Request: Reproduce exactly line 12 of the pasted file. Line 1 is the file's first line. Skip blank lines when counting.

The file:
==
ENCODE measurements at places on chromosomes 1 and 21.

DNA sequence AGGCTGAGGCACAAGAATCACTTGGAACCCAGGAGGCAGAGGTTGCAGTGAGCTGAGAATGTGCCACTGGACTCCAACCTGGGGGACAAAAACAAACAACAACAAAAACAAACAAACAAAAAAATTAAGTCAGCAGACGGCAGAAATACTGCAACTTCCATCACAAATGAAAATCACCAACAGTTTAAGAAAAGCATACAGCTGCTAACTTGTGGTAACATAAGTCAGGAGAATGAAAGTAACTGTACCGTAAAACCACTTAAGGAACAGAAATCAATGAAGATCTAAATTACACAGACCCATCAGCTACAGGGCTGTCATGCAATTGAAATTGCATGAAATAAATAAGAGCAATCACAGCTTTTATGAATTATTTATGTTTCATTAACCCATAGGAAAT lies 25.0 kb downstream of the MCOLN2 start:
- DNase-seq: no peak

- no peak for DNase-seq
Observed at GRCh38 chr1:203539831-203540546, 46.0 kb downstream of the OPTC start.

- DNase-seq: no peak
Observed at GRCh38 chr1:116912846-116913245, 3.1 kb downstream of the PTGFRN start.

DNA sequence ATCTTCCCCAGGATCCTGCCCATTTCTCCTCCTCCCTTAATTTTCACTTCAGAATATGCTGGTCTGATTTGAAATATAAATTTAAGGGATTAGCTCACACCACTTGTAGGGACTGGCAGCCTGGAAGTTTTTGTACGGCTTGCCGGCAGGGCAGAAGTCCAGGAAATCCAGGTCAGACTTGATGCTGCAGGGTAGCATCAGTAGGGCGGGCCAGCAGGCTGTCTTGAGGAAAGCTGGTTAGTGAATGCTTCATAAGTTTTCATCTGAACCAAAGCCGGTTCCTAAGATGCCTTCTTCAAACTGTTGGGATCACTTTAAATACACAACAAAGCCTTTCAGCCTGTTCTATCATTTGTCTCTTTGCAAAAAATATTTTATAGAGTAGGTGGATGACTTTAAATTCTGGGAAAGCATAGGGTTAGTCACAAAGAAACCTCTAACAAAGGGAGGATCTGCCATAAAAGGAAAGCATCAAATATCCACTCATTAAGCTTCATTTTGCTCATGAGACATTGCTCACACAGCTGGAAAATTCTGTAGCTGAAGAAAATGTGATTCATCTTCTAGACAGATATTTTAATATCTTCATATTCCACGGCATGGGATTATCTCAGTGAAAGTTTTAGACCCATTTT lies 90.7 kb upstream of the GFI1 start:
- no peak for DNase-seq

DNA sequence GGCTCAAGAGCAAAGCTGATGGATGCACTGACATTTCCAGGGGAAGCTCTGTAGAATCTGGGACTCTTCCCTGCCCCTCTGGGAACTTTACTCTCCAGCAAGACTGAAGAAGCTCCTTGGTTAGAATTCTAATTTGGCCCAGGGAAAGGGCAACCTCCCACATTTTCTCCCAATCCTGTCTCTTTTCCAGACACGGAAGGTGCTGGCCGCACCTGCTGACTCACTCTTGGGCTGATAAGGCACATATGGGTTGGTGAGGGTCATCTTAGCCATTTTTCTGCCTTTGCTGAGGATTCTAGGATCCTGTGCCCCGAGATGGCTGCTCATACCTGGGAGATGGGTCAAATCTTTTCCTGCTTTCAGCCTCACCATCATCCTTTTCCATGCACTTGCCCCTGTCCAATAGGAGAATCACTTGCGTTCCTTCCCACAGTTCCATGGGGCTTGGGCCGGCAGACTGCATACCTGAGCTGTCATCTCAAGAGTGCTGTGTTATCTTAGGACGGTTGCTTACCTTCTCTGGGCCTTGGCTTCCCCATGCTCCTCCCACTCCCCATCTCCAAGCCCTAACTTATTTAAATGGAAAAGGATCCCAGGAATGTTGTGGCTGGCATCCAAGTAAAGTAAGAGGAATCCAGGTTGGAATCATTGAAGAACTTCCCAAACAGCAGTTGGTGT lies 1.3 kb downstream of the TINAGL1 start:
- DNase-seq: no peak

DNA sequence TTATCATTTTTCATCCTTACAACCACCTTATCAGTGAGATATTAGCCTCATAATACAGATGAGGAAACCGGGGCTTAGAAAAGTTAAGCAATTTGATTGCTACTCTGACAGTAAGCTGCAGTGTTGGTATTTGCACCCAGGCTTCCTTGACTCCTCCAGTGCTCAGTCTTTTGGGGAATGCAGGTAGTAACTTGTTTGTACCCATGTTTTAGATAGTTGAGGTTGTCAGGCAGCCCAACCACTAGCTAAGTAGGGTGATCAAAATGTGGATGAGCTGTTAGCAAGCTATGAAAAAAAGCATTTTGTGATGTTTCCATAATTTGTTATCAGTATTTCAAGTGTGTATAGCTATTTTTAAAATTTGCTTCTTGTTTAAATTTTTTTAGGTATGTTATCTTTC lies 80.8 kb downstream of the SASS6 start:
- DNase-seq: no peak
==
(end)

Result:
DNA sequence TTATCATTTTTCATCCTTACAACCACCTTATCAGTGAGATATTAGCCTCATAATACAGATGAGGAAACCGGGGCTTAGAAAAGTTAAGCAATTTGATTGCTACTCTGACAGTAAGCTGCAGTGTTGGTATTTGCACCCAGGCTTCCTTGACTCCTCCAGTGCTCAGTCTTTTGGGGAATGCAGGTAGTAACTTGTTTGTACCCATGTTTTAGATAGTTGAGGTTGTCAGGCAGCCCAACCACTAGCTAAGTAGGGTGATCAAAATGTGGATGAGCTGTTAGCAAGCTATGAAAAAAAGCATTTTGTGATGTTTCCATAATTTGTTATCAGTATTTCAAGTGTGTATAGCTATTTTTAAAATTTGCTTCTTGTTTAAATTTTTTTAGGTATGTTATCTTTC lies 80.8 kb downstream of the SASS6 start: